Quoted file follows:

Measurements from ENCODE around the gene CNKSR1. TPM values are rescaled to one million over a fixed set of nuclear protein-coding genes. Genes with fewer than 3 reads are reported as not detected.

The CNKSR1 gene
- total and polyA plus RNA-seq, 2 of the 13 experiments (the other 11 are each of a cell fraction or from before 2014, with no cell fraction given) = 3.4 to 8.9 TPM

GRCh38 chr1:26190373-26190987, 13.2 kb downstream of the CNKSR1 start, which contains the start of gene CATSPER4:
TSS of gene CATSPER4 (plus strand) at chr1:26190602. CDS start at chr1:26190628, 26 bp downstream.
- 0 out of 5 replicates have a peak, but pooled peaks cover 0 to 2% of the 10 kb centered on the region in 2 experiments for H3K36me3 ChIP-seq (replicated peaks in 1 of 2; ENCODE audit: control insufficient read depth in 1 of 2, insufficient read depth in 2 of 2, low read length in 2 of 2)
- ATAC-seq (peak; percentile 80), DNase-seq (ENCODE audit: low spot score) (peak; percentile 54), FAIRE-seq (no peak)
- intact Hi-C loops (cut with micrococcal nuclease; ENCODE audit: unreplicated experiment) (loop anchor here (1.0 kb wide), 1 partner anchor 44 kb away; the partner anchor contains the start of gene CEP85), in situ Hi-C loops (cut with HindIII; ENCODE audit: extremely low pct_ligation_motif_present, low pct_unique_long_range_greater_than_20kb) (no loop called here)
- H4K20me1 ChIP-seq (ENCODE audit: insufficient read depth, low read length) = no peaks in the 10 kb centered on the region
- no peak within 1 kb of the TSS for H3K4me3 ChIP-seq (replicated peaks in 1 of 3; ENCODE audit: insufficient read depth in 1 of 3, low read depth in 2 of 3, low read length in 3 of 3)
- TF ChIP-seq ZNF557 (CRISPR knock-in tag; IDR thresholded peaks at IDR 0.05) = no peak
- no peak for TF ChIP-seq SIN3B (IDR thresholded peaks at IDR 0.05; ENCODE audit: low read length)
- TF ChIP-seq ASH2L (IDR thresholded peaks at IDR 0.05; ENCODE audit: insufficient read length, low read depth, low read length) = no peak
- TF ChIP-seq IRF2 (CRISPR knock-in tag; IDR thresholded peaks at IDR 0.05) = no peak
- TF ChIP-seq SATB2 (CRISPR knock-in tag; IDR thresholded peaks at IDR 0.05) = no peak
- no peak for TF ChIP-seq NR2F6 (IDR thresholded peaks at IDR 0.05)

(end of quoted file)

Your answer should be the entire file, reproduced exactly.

Measurements from ENCODE around the gene CNKSR1. TPM values are rescaled to one million over a fixed set of nuclear protein-coding genes. Genes with fewer than 3 reads are reported as not detected.

The CNKSR1 gene
- total and polyA plus RNA-seq, 2 of the 13 experiments (the other 11 are each of a cell fraction or from before 2014, with no cell fraction given) = 3.4 to 8.9 TPM

GRCh38 chr1:26190373-26190987, 13.2 kb downstream of the CNKSR1 start, which contains the start of gene CATSPER4:
TSS of gene CATSPER4 (plus strand) at chr1:26190602. CDS start at chr1:26190628, 26 bp downstream.
- 0 out of 5 replicates have a peak, but pooled peaks cover 0 to 2% of the 10 kb centered on the region in 2 experiments for H3K36me3 ChIP-seq (replicated peaks in 1 of 2; ENCODE audit: control insufficient read depth in 1 of 2, insufficient read depth in 2 of 2, low read length in 2 of 2)
- ATAC-seq (peak; percentile 80), DNase-seq (ENCODE audit: low spot score) (peak; percentile 54), FAIRE-seq (no peak)
- intact Hi-C loops (cut with micrococcal nuclease; ENCODE audit: unreplicated experiment) (loop anchor here (1.0 kb wide), 1 partner anchor 44 kb away; the partner anchor contains the start of gene CEP85), in situ Hi-C loops (cut with HindIII; ENCODE audit: extremely low pct_ligation_motif_present, low pct_unique_long_range_greater_than_20kb) (no loop called here)
- H4K20me1 ChIP-seq (ENCODE audit: insufficient read depth, low read length) = no peaks in the 10 kb centered on the region
- no peak within 1 kb of the TSS for H3K4me3 ChIP-seq (replicated peaks in 1 of 3; ENCODE audit: insufficient read depth in 1 of 3, low read depth in 2 of 3, low read length in 3 of 3)
- TF ChIP-seq ZNF557 (CRISPR knock-in tag; IDR thresholded peaks at IDR 0.05) = no peak
- no peak for TF ChIP-seq SIN3B (IDR thresholded peaks at IDR 0.05; ENCODE audit: low read length)
- TF ChIP-seq ASH2L (IDR thresholded peaks at IDR 0.05; ENCODE audit: insufficient read length, low read depth, low read length) = no peak
- TF ChIP-seq IRF2 (CRISPR knock-in tag; IDR thresholded peaks at IDR 0.05) = no peak
- TF ChIP-seq SATB2 (CRISPR knock-in tag; IDR thresholded peaks at IDR 0.05) = no peak
- no peak for TF ChIP-seq NR2F6 (IDR thresholded peaks at IDR 0.05)